There are meant to be stairs here

and here

In parts the track had been washed away

Often exposing whatever lay underneath
The bridges were falling to bits too. With this one enough dead trees had washed up against it to start pushing it to one side.

And I swear this one almost broke as I crossed it. 
I did see some really nice things along the way though:

Somewhere on Mt Nasugahara
There was a really picturesque river the trail followed
That provided many perfect looking swimming spots like the other day 
I resisted until I got to this one, and then went for a dip
I got out and walked a few hundred metres up the trail and saw this skeleton of a deer in the water. It had been long dead and I doubt it could cause me any harm, but it did remind me that I should treat my water before I drink it.

And finally the road out of there, about two hours later than I expected
I had cooked the last of my noodles somewhere on Mt Aburahidake, and by the time I got down I was starving. I hadn't had a non-instant meal in two full days, and the thought having something fresh was getting me extremely excited. Instead of continuing on the trail and facing unbearable hunger, I decide to take a detour that added a few kilometres but took me past a town that would surely contain a supermarket.

The problem with going off the trail though is that the roads can be dodgy. Trucks were zooming past me and I was often hugging the fence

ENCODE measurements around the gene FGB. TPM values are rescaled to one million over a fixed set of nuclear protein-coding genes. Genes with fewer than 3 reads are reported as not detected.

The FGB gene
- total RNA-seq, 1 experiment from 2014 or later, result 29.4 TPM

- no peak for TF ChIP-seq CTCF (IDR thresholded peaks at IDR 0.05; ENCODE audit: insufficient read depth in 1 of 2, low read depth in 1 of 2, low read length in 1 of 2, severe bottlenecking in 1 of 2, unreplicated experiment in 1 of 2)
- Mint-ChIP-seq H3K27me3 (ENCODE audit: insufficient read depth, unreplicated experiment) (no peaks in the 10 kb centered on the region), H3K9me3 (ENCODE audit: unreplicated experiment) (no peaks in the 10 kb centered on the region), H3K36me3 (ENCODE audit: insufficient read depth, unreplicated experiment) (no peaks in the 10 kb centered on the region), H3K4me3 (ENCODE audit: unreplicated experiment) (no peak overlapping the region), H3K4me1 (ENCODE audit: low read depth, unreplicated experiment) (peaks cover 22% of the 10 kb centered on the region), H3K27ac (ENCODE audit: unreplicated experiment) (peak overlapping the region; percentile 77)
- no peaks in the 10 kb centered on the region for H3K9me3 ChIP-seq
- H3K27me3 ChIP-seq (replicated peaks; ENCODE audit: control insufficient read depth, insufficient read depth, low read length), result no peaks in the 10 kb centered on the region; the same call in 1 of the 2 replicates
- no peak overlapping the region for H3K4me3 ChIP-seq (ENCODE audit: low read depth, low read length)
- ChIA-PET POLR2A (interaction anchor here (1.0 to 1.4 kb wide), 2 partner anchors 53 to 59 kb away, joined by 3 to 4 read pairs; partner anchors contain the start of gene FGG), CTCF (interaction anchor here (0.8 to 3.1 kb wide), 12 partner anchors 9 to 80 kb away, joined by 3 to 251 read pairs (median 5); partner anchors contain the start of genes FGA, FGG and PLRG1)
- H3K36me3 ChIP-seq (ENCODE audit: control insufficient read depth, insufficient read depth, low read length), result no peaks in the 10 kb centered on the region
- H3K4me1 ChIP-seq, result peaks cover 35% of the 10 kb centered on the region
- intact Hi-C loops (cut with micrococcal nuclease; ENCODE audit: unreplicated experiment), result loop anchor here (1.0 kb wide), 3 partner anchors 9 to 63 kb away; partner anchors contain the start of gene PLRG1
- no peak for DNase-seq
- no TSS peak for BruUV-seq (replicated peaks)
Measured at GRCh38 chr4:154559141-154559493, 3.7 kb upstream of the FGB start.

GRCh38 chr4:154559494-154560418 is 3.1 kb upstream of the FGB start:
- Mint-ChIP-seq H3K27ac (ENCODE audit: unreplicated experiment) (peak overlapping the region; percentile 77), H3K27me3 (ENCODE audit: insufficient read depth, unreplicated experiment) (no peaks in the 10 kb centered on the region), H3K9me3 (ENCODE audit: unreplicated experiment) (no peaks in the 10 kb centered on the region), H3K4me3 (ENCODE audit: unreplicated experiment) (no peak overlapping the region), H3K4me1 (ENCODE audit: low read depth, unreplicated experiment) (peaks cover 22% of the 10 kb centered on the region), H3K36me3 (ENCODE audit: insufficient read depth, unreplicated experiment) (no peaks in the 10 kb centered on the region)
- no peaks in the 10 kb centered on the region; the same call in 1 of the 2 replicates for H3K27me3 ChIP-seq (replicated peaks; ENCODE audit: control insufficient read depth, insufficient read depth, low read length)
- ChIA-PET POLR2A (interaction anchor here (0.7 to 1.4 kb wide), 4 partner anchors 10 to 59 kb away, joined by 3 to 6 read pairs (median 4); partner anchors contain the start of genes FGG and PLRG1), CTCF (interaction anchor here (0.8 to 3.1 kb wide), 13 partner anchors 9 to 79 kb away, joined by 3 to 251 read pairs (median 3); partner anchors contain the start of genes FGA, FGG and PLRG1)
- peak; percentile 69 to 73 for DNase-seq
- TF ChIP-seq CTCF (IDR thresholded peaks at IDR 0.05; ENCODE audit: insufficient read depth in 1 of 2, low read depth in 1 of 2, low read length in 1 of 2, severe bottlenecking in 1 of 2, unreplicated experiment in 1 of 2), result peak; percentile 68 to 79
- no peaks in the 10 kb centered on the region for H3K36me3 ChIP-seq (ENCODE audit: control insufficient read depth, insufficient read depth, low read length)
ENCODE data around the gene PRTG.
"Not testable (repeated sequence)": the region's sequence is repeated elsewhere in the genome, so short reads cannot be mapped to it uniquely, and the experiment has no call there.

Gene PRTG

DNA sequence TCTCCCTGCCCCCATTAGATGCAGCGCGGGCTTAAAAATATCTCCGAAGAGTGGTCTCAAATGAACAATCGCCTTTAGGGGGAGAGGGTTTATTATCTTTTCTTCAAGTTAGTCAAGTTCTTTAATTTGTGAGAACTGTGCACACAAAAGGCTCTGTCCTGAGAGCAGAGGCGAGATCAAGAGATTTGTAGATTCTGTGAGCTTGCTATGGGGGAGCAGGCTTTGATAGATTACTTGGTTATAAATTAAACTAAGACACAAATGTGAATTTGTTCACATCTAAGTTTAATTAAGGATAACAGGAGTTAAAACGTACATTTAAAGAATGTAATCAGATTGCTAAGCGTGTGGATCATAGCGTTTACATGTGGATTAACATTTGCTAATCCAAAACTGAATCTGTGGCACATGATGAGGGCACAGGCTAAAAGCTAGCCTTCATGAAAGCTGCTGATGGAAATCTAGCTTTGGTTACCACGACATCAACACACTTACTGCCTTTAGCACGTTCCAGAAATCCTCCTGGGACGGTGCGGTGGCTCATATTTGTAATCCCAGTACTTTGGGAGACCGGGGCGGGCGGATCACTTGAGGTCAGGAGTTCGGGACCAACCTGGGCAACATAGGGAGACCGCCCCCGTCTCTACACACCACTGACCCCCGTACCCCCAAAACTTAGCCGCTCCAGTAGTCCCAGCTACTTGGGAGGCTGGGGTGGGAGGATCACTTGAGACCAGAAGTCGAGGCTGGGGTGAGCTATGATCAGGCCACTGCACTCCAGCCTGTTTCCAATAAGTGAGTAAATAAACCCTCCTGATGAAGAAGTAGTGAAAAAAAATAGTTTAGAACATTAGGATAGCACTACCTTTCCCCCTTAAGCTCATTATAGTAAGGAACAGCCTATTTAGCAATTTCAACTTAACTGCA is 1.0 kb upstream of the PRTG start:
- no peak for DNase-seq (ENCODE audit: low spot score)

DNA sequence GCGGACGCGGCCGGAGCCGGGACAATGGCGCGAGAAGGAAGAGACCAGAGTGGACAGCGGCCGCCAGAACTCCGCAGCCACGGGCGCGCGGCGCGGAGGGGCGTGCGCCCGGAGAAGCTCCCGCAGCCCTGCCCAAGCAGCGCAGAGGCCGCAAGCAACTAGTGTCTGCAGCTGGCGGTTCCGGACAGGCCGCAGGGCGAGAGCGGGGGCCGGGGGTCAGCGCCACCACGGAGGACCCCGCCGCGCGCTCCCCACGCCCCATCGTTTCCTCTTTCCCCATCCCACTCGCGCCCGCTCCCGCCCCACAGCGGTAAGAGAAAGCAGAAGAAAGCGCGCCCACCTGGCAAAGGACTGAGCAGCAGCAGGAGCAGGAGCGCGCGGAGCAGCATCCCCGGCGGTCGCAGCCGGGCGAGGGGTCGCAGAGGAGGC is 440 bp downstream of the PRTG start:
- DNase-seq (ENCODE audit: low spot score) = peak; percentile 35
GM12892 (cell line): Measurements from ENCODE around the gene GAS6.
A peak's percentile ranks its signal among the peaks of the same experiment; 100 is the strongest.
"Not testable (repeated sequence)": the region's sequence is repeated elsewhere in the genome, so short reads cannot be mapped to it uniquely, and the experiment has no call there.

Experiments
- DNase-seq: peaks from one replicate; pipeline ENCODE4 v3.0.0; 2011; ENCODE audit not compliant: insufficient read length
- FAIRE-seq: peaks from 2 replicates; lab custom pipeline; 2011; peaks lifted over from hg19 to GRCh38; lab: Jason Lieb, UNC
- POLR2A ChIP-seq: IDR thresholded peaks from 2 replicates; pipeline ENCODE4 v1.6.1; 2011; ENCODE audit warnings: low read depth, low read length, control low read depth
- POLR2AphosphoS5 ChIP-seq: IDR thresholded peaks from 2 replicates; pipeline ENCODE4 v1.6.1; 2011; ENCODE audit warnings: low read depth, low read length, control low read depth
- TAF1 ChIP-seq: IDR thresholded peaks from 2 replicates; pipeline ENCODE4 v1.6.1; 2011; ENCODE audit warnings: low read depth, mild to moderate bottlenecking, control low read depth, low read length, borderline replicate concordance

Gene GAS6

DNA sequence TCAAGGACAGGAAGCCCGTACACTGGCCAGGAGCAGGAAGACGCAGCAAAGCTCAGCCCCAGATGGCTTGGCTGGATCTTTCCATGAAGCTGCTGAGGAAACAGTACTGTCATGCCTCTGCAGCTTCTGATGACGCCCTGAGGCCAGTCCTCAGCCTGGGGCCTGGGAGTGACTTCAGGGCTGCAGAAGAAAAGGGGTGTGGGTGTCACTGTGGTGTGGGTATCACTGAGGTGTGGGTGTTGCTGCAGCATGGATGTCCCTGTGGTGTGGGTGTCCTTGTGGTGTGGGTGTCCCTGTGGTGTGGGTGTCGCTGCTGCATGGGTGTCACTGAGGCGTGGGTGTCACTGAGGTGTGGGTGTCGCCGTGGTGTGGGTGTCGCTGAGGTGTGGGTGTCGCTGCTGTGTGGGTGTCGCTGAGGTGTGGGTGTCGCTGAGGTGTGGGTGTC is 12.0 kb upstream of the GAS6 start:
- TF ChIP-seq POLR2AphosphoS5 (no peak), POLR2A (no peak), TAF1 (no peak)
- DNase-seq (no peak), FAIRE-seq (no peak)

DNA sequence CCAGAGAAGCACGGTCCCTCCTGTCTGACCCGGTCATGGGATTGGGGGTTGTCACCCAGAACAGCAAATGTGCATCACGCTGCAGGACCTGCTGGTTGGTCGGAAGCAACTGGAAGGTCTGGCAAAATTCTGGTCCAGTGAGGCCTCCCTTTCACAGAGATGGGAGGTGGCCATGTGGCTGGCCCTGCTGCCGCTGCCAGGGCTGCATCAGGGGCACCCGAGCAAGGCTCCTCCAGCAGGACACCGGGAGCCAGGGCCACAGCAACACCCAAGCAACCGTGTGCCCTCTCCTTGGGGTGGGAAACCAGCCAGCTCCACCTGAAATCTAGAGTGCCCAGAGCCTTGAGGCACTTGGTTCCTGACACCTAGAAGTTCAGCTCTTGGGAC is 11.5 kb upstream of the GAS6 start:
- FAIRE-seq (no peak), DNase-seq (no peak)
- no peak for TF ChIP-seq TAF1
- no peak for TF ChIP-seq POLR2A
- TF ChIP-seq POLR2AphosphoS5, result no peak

I took the back streets a much as I could to avoid being run over
But this added more time, and it was getting hot

And it felt like the road just kept going on and on...

Six kilometres, some sun burn and a litre and a half of water later, I rolled into the town of Koka and went to the first food store I saw:

A fruit and vegetable shop
Where I bought a grapefruit and the biggest apple I have ever had in my life. My body absolutely loved me for the fruit 
Then I rolled along the main drag a bit further and came across a supermarket
I could barley contain my excitement sitting down to eat this
It's kind of funny, whenever I go into a supermarket when I'm on the trail I'm about as inconspicuous as a punch to the face. I waltz in a foot above everyone else, often sweating, dirty and disheveled with a huge backpack on my back. I take a basket and try to go about my shopping, all the while people keep giving me sideway glances. At the counter I always ask for extra plastic bags, chopsticks and moist towelettes if they have them (as if I get enough of them I can use them to get myself semi clean), they all come in useful, and the ladies who work the counter always have to wait while I try to fish the right change out of my ziplock bag that doubles as a wallet.

I got back on the trail and hiked another few kilometres before I began keeping a eye out for a spot to sleep. Around 6pm I found this place overlooking some sort of factory the trail passed by:

The funny thing though was that this factory, and the park overlooking the factory, were really in the middle of nowhere. I mean no town or anything around them. It was kind of odd, but a great spot nevertheless.

I got set up and used my superior view to watch the workers go about their business for a while.
I couldn't be sure but I think these were the mountains I came from two days earlier
The sunset turned out to be really good
Taken about fifteen minutes after the first one
After seeing that awesome sunset I doubled down on the good times and had fried chicken with rice for dinner and a bag of cookies for desert. And so although it was a hard day, the end has definitely made up for it, and I'm feeling very content right now. I think I am going to watch a episode or two of the Simpson and get some rest.

Distance: 30.5km